This is a course in basic negotiation skills for business. Areas addressed include interests, options, alternatives, legitimacy, communication, relationships and commitment. There is a combination of theoretical knowledge and practical skills around conflict management and resolution in the workplace.

LGS 4010: Legal Writing ( 3 hours)
This course trains students in techniques of advanced audience analysis for the writing of a variety of legal documents, and in composing advanced analytical and persuasive legal texts. Students will practice information literacy and research using field appropriate resources; write two analytical memoranda in the closed and in the open forms using techniques of objective writing to apply legal research, analysis and application of relevant aspects of the law to the client’s case, and provide well-organized and supported written communication. Students will also write a substantial analytical and persuasive paper (of roughly 10,000 words with opportunities for revision) in the form of a traditional journal note; a research paper on a legal issue of interest to the student; a trial or an appellate brief; a proposal or recommendation report addressing a significant legal issue; or, an equivalent project developed with the course professor. At the completion of the course, students will have written and been evaluated in writing open and closed memoranda and an extended research-based prose persuasive document representative of professional legal writing for publication or for use as a legal brief.

MGT 4220: Business Law II (3 hours)
A second course in law fundamentals related to business transactions. Topics include: the Uniform Commercial Code, bankruptcy, agency, property, and forms of business organization.

Political Science Major

PSC 1210 American Government (3 Hours)
An introductory course covering the federal government in the United States. This course may not count toward a major or minor in Political Science or Political Economy.

ECO 2220 Principles of Microeconomics (3 Hours)
An introductory course in microeconomic theory. Primary emphasis is placed upon the study of the behavior of individual decision-making units. Topics to be studied include: demand and supply analysis, the theory of consumer behavior, the theory of the firm, market structures and resource allocation, and resource price-employment determination.

PSC 2200 American Political Institutions (3 Hours)
The focus of this course is on Congress and the Presidency, the political branches of American government, and the bureaucracy. As an introduction to the sub-field of American politics, the course will study these institutions in greater depth through looking at the approaches the discipline takes toward them. In studying these three institutions in greater detail, it will also investigate how they interact to create public policy.

PSC 2300 International Relations (3 Hours)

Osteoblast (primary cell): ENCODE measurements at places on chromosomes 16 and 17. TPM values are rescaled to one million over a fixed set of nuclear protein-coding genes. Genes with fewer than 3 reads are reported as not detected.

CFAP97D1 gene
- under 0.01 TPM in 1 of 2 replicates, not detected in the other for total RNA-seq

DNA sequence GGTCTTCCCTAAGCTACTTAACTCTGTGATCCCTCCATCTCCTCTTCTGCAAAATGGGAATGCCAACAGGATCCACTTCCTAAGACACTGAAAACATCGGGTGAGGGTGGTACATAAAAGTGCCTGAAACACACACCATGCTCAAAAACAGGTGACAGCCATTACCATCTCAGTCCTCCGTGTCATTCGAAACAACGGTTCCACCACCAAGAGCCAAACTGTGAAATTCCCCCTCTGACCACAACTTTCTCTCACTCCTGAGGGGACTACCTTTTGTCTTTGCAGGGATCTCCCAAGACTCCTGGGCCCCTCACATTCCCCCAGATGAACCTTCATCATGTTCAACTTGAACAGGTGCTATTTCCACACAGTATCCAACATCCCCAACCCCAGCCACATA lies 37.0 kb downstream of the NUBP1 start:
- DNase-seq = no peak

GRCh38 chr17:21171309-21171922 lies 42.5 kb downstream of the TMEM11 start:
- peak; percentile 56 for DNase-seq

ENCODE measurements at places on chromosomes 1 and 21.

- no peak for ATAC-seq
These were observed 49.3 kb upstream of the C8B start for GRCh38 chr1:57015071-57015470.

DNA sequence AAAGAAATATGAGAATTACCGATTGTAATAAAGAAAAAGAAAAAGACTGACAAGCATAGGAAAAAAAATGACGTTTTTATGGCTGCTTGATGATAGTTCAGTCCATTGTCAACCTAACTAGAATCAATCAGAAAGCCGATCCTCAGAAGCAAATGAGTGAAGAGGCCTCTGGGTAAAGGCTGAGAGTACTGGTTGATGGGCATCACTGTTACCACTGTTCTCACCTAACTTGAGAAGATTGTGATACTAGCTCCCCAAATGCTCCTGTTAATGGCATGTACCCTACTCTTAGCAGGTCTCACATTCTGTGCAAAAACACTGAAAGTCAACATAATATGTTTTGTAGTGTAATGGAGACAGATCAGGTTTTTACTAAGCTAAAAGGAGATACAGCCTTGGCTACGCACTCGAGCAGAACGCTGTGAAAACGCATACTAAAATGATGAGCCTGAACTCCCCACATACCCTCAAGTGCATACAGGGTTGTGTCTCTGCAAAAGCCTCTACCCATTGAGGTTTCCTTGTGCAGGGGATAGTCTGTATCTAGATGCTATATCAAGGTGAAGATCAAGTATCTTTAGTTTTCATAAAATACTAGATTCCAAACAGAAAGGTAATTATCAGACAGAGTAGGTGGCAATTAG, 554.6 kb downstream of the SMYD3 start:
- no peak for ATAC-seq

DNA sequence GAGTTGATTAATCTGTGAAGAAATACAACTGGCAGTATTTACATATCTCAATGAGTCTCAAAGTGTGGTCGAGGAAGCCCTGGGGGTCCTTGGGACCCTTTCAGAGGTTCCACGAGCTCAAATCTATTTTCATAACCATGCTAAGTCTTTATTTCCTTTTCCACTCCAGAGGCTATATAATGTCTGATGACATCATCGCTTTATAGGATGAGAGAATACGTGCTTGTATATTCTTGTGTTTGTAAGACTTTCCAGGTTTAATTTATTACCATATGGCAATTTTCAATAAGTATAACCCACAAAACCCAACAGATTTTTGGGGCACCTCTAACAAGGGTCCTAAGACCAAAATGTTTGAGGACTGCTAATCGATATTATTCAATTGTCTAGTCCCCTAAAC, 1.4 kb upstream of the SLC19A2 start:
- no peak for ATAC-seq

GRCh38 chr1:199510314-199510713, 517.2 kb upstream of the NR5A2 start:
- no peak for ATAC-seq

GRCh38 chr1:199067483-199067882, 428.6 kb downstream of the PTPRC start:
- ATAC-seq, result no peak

A survey of the sub-field of international relations, this course gives special emphasis to political and economic factors which contribute to conflict and cooperation among nations.

PSC 2400 Comparative Politics (3 Hours)
This course examines political, economic and social divergence between nations. As one field of political science, comparative politics attempts to identify patterns of divergence and to determine their causes. A particular focus of this course is how differences in institutional arrangements across countries affect differences in outcomes.

PSC 2500 Political Theory (3 Hours)
An introduction to the foundations of normative political theory, with emphasis on great political ideas and thinkers.

PSC 2600 Social Scientific Methods (4 Hours)
This course is designed to provide students with a broad understanding of the various sub-fields, approaches, and methods of Political Science. Special emphasis is placed on honing the research, writing, and critical thinking skills necessary to succeed in the discipline.

PSC 4600 Research Seminar in Political Science (3 Hours)
A culminating research seminar designed for majors in their last year of matriculation. Students will examine the many sub-fields in the discipline and complete and present a major independent research thesis. Normally taken in concert with PSC 4980. Open to non-majors with instructor’s permission. Taught each spring semester.

Get practical experience and expand your network. As a pre-law student at Belmont, you’ll have many opportunities to get involved.

  • Get courtroom experience. As a member of the AMTA Mock Trial team, you’ll build valuable skills by competing in mock trial tournaments across the country.
  • Join the Pre Law Society. Meet classmates who share your interests and attend speaker panels, discussions and lectures featuring legal professionals, scholars and law students.
  • Get a close-up view of how government works. Each year, the Tennessee Intercollegiate State Legislature brings together students from across the state to draft bills and amendments, learn about the legislative process and develop public-speaking skills.
  • Get insider insights. Learn from legal professionals through symposiums, panel discussions and more.